George Anthony (Tony) Halyung passed away Thursday, February 27, 2020 at 88 years of age. A dear brother of Peter, Joe (Evelyn), and predeceased by brother John (Shirley), and sister Ethel. Uncle Tony will be sadly missed by Paul, Eileen (Rob), Warren (Carol), Faith (Dwayne), and Josh. Great-Uncle Tony will also be fondly remembered by Fawn, Wyatt, and Ryder. Tony loved his family deeply.
Tony was born on April 1, 1931 on the family farm at Arena, SK. to parents John and Mary (Liptak) Halyung. Being born during the Great Depression and then followed by World War II, this era shaped his life and made him, like so many others of his generation, resilient, resourceful, with an ingrained ability to make do. All qualities which would serve him well throughout his life.
He grew up on the family farm which instilled in him a passion for farming and caring for livestock. It was just natural for him, as a young man, to purchase his own farm also at Arena, SK. He would often comment how standing in his farmyard, looking out across the expanse of prairie, and seeing the Bear Paw Mountains, the Cherry Ridge, and the Old Man On His Back never got old. This 360 view from his farmyard would forever be Tony’s definition of “Home”, even after having to move into Maple Creek in 2012, and then on to Medicine Hat in 2015 due to declining health. While on the farm he could always be found wearing a blue denim shirt, jeans, and on a cool day a denim jacket with a fleece collar. He was proud of being a Saskatchewan farmer.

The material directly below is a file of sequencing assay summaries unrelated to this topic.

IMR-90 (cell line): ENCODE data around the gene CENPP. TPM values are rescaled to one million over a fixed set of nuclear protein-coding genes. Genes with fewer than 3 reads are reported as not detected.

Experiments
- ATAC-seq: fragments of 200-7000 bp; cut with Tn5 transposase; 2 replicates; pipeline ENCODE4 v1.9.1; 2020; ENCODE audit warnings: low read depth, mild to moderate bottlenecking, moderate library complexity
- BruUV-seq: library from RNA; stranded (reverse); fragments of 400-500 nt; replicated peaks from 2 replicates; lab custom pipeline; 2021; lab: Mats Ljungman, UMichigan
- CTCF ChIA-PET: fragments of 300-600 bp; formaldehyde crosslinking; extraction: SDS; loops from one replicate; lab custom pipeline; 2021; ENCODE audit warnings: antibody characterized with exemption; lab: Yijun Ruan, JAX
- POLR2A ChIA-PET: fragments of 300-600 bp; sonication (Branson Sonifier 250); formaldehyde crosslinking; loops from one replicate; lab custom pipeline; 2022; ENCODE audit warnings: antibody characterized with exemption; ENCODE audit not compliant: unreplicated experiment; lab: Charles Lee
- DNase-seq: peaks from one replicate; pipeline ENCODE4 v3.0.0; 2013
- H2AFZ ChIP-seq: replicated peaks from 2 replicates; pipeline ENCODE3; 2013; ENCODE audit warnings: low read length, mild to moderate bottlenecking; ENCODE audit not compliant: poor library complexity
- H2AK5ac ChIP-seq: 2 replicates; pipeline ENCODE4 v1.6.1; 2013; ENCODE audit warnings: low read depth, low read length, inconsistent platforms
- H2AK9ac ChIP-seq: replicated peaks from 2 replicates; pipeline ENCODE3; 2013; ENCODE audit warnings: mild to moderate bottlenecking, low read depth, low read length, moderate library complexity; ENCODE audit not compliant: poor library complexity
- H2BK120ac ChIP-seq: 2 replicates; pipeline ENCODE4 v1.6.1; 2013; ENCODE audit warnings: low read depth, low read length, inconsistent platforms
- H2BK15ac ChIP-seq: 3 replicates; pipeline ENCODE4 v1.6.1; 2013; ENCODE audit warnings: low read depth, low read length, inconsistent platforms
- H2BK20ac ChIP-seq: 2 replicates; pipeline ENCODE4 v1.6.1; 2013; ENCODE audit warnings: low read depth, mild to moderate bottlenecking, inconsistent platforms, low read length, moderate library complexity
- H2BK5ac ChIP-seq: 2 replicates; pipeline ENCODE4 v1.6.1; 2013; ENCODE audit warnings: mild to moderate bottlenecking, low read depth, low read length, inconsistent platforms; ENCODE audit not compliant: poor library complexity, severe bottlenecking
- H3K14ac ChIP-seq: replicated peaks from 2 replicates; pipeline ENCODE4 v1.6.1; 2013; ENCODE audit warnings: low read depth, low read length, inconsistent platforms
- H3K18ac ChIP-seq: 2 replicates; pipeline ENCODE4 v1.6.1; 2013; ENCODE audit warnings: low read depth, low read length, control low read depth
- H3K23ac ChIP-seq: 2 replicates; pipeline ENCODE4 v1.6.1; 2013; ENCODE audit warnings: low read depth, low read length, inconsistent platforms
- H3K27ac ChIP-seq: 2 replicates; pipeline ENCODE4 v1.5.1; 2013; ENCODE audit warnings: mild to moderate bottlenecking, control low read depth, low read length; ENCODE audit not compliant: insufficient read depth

The old adage that “Still water runs deep. There is more than meets the eye.” truly applied to Tony. The quiet rural Saskatchewan farmer had a strong wanderlust for travel and a strong desire to see what else the world had to offer. As a result, thanks to Wardair Canada, Tony became a jet-setter, from the mid- 1960’s through mid-1970’s. Flying to various destinations in; Mexico, England, Scotland, Netherlands, Sweden and Denmark. He also made numerous road trips within Canada and USA, most notable; to Expo 1967 in Montreal, and then a trip down the coastlines of Washington, Oregon, California and into Mexico. The San Diego Zoo left him with a lifelong appreciation and awe for the vast diversity of the animals of the world.
Tony had a love of music and especially enjoyed dancing. In his younger years, it was nothing for him to jump in his car and drive two or three hours just to attend a dance. Even in his later years, when he was no longer able to dance, his feet would still start tapping to the beat whenever he heard a good old dance tune. He used to play the accordion for his own personal enjoyment and for small groups of friends.
Tony was a kind and gentle man, with a caring soul and big heart. He had an infectious smile and twinkle in his eyes that made his whole face light up, and when he laughed it was deep and effortless. He very much enjoyed visiting with friends and truly heard what others had to say.
He very much enjoyed reading, until his diminished eyesight no longer allowed him to do so. He always had subscriptions to various magazines, the Western Producer, and all of the local newspapers. He would read these newspapers from front to back and then to the front again.
Tony had a strong faith in God. His Bible was well read with many notations. He devotedly said prayers of gratitude, and requests for blessings unto others. “Give thanks to God – He is good and His love never quits.” – 1 Chronicles 16:34
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